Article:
Midterm Exam Study Tips

    My exams are intended to reinforce your memory and understanding of the texts we've been discussing these past seven weeks.  I am not going to try to trick you or to find ways to make this literature less familiar.   However, I will expect that you'll have a lot to say about the passages you can identify and about the issues in the short essay section.  Don't just dash off a few quick words and consider it done.  You can abbreviate your identifications and use incomplete sentences to flesh out the passages' significance, but there had better be a fair amount of "meat" in those abbreviations and fragments.  When you see connections to other passages on the exam, or to things I haven't asked about, let me know you see them!  Ideally, your memory of this exam will stay with you until you no longer remember the exam itself, but just the memory structures you created to take it.   Then some important portion of English literature will live in you.  That is my ultimate goal.  Click here to see a set of sample short passages for identification and a sample short essay topic.

    Here are some specific tips that have worked for other students before you:

1)  Go through the syllabus and group authors/works by chronological period in your own short list.  Note what makes them similar (language, issues, genres, style, etc.) and then take careful note of what makes them different from authors/works that are similar to them.  Mistakes on the identification section often occur because these important differences are not noticed.  This grouping exercise also will help you see connections among authors/works for the short essay at the end.

2)  To help you develop further your sense of similarities and differences in authors and works, take the first, chronological list, and use it to make a set of shorter lists that group authors/works by type.  Which ones could you thematically group because they discuss love, political power, spirituality, etc.?  Which ones could be grouped by genre because they are working in prose and which in poetry?  Of the poets (the more numerous), which are working in Old English, which in Middle English, and which in Early Modern English (post-1500, roughly)?  Which are we reading in translations, from what languages were they translated?  For those translated texts, what peculiarities are attributable to effects created in their original language (More's punning title, Bede's attempt to give us Caedmon's song)?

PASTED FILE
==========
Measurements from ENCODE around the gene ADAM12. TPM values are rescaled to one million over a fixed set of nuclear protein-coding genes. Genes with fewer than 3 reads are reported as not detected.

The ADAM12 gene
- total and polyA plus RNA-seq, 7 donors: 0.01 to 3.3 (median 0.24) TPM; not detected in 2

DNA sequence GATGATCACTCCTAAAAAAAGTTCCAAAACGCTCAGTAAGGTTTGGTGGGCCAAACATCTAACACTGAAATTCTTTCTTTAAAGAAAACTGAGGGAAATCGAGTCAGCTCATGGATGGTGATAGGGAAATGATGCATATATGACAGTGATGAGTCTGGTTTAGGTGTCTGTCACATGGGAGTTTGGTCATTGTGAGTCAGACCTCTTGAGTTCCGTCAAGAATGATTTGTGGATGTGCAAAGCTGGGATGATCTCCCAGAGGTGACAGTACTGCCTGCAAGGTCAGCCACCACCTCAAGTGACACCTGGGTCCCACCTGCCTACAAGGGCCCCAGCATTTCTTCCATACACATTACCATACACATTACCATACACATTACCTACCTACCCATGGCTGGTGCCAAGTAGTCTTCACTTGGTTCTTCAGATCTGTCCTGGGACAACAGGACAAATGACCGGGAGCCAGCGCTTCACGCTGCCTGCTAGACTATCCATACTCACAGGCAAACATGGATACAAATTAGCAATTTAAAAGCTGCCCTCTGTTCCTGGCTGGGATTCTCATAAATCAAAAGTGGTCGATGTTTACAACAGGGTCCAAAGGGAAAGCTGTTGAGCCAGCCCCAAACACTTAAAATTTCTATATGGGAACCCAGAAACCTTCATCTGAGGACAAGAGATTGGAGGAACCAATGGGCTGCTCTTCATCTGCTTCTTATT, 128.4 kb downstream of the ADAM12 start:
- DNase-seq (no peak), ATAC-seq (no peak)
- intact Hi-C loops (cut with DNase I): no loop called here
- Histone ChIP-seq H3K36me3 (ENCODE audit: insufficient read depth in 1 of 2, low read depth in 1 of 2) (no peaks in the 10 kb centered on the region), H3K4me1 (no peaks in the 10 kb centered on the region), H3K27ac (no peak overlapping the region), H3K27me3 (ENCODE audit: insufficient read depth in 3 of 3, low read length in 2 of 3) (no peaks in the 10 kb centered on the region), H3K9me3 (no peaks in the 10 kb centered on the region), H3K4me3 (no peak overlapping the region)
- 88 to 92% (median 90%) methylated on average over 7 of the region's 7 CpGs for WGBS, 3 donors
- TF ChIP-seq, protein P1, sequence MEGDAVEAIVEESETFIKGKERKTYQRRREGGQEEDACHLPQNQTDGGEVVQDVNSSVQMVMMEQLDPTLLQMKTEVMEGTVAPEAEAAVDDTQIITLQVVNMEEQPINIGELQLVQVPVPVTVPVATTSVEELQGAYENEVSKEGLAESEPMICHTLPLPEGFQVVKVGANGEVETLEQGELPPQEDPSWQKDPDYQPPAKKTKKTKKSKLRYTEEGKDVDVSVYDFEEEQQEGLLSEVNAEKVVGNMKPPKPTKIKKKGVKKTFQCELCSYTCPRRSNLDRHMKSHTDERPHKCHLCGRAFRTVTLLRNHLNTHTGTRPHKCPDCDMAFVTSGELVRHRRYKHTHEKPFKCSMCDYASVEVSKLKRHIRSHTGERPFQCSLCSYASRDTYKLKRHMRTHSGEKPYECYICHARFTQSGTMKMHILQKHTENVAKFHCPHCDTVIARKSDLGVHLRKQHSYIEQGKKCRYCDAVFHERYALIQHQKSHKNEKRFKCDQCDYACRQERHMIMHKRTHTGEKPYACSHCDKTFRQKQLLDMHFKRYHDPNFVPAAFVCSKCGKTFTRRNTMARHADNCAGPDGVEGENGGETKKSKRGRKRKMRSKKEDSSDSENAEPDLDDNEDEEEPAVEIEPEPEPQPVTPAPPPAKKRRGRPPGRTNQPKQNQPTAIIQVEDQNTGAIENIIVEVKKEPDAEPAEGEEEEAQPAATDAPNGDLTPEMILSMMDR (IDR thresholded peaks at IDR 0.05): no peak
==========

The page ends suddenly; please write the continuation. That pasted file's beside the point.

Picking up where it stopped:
3)  For authors which wrote many short works (e.g., the sonneteers), what are their characteristic ways of using language, including rhyme schemes and stanza structures, that could help you tell one of their sonnets from those of the others?   Pick at least one lyric from each of them to study very carefully and (if you can) to memorize, either in part or whole.  That will serve as your "anchor" memory to which you can bring the identification passages for testing.  If you pick a sonnet that was presented on or read-aloud by me in class, the odds are very good that you will see it among the passages for identification.  We have been constructing that list of passages, class by class.

4)  If you've not paid attention before to identifying poetic feet, counting meter, and figuring out rhyme scheme and stanza structure, do it now.  Pick a few short works and figure out how they're put together.   Say the rhyme words out loud with a little British accent to help your ear.  Count the meter's stressed and unstressed syllables, and remember you are counting feet (combinations of syllables) not isolated syllables, themselves.  (It's 10 points on the exam, so you'll never get an "A" if you can't do it, but it won't kill you if you cannot.) 

5)  What historical and personal events affected the authors' creation of these works?  Did any of them react differently from other poets at the same time, and if so, why?  We're not yet in an era where "race" matters to the English, but class and gender certainly can be a factor here.  What changes were taking place before, during or after the authors lives which may affect our understanding of their works?  That will help you add context to your essay.

6)  Re-read out loud parts of the passages presented by your colleagues, and passages I spent a while discussing.  Let your ear help you remember what your eye cannot.  Use both sides of that brain of yours.  As you read, go back to your notes and to your study lists to get ideas about how to explain what makes the passages important to the study of English literature.  That will help you with the "explain the significance" part of the passage identifications, and with the essay at the end, which might build on those passage explanations!

7)  Spend some time talking with other students in the class, asking each other questions you think might be similar to those I might ask you to write about in the short essay portion.  Listen carefully and try to correct each others' errors and misunderstandings.  If everybody in the room is confused, call for reinforcements.   If the reinforcements are confused, call or email me.

Click here for a sample template you can use to hold information about literature in an order that will help you answer analytical questions about it.  (Note: this sheet is designed for the final, so naturally at the midterm you will find many of the genre and issue categories unfilled!)

Click here for some practical advice about how to write this kind of exam.